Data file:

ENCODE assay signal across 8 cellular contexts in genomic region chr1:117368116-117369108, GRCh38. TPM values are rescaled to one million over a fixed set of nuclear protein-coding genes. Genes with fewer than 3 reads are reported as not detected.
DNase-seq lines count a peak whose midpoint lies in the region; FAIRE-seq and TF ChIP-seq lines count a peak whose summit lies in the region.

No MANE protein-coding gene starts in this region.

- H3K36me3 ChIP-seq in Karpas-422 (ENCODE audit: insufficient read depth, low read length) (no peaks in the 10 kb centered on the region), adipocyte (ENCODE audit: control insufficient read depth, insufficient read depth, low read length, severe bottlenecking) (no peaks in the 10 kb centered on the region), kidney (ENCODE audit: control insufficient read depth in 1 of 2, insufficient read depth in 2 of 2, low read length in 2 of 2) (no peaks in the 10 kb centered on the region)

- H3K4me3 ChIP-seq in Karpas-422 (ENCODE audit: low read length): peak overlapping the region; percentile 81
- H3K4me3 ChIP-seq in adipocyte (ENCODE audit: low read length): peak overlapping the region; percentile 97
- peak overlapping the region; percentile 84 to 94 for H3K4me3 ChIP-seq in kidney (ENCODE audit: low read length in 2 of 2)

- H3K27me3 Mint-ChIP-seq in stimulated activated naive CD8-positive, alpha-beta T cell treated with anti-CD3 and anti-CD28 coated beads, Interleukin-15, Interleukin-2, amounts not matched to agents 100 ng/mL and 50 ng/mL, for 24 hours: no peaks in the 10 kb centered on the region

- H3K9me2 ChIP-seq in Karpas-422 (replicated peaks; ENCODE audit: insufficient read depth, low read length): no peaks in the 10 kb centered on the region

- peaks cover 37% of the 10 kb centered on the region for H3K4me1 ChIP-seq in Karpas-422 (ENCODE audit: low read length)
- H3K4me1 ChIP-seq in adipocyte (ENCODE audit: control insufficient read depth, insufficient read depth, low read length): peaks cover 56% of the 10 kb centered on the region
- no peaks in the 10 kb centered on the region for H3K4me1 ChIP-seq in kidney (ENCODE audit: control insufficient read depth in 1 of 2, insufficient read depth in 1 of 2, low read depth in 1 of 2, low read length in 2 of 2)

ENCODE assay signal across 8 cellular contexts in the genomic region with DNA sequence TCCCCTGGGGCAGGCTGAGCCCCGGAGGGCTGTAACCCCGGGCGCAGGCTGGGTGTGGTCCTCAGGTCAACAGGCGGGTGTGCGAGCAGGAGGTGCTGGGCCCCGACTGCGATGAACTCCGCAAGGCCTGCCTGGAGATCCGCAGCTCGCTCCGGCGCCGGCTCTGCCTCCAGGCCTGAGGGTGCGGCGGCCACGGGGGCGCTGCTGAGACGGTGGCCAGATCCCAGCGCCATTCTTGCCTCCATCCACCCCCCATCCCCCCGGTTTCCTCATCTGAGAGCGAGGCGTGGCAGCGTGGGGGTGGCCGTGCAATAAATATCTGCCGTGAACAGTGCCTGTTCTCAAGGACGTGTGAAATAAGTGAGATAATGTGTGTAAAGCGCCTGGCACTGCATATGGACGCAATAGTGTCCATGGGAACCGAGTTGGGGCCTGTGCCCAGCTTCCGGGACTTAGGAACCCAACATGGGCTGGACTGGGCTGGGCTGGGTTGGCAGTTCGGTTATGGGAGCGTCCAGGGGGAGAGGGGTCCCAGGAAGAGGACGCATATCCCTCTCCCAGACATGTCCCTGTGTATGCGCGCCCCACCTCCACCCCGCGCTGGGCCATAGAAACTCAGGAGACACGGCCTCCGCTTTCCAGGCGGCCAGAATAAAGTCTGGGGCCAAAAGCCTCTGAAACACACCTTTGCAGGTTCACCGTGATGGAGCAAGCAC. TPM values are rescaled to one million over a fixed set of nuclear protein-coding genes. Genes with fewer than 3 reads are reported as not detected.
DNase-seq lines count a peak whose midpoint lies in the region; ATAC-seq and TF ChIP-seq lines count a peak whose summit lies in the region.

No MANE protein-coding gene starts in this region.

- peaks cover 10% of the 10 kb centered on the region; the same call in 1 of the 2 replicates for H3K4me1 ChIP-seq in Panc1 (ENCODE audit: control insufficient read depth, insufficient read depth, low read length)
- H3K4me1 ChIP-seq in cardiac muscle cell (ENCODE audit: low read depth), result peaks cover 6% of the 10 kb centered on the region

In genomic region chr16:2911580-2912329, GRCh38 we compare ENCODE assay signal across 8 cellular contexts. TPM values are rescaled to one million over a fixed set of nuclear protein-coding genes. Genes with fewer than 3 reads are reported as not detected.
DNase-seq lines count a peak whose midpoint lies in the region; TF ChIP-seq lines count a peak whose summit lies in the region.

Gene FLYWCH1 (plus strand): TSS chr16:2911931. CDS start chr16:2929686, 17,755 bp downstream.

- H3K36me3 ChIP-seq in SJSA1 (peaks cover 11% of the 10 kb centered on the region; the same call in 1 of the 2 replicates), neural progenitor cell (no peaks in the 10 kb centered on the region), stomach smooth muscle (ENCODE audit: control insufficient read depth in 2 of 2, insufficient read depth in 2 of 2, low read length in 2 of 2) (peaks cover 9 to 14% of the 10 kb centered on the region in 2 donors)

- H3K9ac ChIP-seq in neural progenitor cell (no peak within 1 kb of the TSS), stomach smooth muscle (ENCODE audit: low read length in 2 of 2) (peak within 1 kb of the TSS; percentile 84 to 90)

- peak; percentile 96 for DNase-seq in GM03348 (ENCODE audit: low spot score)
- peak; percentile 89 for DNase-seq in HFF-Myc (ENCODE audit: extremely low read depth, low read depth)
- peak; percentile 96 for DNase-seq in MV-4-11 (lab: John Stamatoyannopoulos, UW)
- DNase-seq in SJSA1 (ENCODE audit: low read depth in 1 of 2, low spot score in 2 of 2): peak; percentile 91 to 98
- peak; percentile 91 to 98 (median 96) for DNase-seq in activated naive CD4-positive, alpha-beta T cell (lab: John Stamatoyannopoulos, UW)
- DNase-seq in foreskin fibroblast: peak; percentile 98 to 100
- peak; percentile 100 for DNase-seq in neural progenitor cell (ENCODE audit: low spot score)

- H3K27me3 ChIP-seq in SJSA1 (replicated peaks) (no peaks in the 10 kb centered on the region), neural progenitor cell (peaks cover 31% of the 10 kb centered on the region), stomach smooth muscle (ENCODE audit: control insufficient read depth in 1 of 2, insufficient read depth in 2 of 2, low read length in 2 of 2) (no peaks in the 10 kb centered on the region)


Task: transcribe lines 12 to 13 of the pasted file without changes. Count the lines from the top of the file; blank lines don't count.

- no peaks in the 10 kb centered on the region for H3K4me1 ChIP-seq in kidney (ENCODE audit: control insufficient read depth in 1 of 2, insufficient read depth in 1 of 2, low read depth in 1 of 2, low read length in 2 of 2)

ENCODE assay signal across 8 cellular contexts in the genomic region with DNA sequence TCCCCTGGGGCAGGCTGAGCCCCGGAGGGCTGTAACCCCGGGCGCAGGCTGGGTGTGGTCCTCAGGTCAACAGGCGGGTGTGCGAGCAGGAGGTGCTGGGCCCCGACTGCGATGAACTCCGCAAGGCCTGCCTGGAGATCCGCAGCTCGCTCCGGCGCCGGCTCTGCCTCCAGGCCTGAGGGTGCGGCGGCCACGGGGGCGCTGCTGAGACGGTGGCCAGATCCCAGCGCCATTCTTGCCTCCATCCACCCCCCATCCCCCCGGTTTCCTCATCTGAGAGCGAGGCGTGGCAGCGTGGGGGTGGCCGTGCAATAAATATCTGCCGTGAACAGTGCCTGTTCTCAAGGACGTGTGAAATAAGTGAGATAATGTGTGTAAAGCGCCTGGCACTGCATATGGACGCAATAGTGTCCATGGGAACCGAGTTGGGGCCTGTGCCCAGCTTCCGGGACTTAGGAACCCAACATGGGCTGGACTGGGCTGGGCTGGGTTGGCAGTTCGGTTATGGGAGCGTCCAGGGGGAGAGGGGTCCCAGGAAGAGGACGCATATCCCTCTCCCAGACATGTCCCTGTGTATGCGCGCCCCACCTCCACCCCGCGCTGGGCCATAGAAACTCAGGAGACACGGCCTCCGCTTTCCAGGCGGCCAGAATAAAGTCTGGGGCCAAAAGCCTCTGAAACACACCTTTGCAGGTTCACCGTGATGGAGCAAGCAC. TPM values are rescaled to one million over a fixed set of nuclear protein-coding genes. Genes with fewer than 3 reads are reported as not detected.